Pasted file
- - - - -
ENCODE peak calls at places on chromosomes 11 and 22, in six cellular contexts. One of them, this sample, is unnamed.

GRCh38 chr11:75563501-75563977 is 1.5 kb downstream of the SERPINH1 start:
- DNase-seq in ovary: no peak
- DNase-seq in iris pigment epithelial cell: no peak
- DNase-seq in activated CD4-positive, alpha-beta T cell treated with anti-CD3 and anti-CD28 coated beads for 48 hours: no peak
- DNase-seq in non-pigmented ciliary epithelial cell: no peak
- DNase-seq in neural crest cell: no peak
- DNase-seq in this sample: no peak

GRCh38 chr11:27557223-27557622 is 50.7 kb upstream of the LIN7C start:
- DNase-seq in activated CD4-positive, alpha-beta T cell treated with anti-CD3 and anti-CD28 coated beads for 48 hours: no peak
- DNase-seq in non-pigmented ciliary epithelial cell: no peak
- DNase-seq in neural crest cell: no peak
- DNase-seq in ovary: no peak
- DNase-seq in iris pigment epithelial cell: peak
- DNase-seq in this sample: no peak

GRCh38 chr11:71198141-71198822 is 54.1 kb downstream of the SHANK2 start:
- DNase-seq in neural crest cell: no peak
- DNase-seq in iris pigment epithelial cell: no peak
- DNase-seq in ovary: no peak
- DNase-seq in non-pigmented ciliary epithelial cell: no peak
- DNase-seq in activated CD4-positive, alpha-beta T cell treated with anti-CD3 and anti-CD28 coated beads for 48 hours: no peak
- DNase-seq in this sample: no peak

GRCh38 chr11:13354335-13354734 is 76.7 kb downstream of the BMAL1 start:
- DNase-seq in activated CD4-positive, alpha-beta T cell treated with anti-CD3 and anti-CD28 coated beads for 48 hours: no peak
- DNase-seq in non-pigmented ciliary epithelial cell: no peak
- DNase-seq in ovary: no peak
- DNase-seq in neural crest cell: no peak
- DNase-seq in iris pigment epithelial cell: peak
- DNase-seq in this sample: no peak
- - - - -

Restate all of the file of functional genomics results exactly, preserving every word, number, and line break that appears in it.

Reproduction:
ENCODE peak calls at places on chromosomes 11 and 22, in six cellular contexts. One of them, this sample, is unnamed.

GRCh38 chr11:75563501-75563977 is 1.5 kb downstream of the SERPINH1 start:
- DNase-seq in ovary: no peak
- DNase-seq in iris pigment epithelial cell: no peak
- DNase-seq in activated CD4-positive, alpha-beta T cell treated with anti-CD3 and anti-CD28 coated beads for 48 hours: no peak
- DNase-seq in non-pigmented ciliary epithelial cell: no peak
- DNase-seq in neural crest cell: no peak
- DNase-seq in this sample: no peak

GRCh38 chr11:27557223-27557622 is 50.7 kb upstream of the LIN7C start:
- DNase-seq in activated CD4-positive, alpha-beta T cell treated with anti-CD3 and anti-CD28 coated beads for 48 hours: no peak
- DNase-seq in non-pigmented ciliary epithelial cell: no peak
- DNase-seq in neural crest cell: no peak
- DNase-seq in ovary: no peak
- DNase-seq in iris pigment epithelial cell: peak
- DNase-seq in this sample: no peak

GRCh38 chr11:71198141-71198822 is 54.1 kb downstream of the SHANK2 start:
- DNase-seq in neural crest cell: no peak
- DNase-seq in iris pigment epithelial cell: no peak
- DNase-seq in ovary: no peak
- DNase-seq in non-pigmented ciliary epithelial cell: no peak
- DNase-seq in activated CD4-positive, alpha-beta T cell treated with anti-CD3 and anti-CD28 coated beads for 48 hours: no peak
- DNase-seq in this sample: no peak

GRCh38 chr11:13354335-13354734 is 76.7 kb downstream of the BMAL1 start:
- DNase-seq in activated CD4-positive, alpha-beta T cell treated with anti-CD3 and anti-CD28 coated beads for 48 hours: no peak
- DNase-seq in non-pigmented ciliary epithelial cell: no peak
- DNase-seq in ovary: no peak
- DNase-seq in neural crest cell: no peak
- DNase-seq in iris pigment epithelial cell: peak
- DNase-seq in this sample: no peak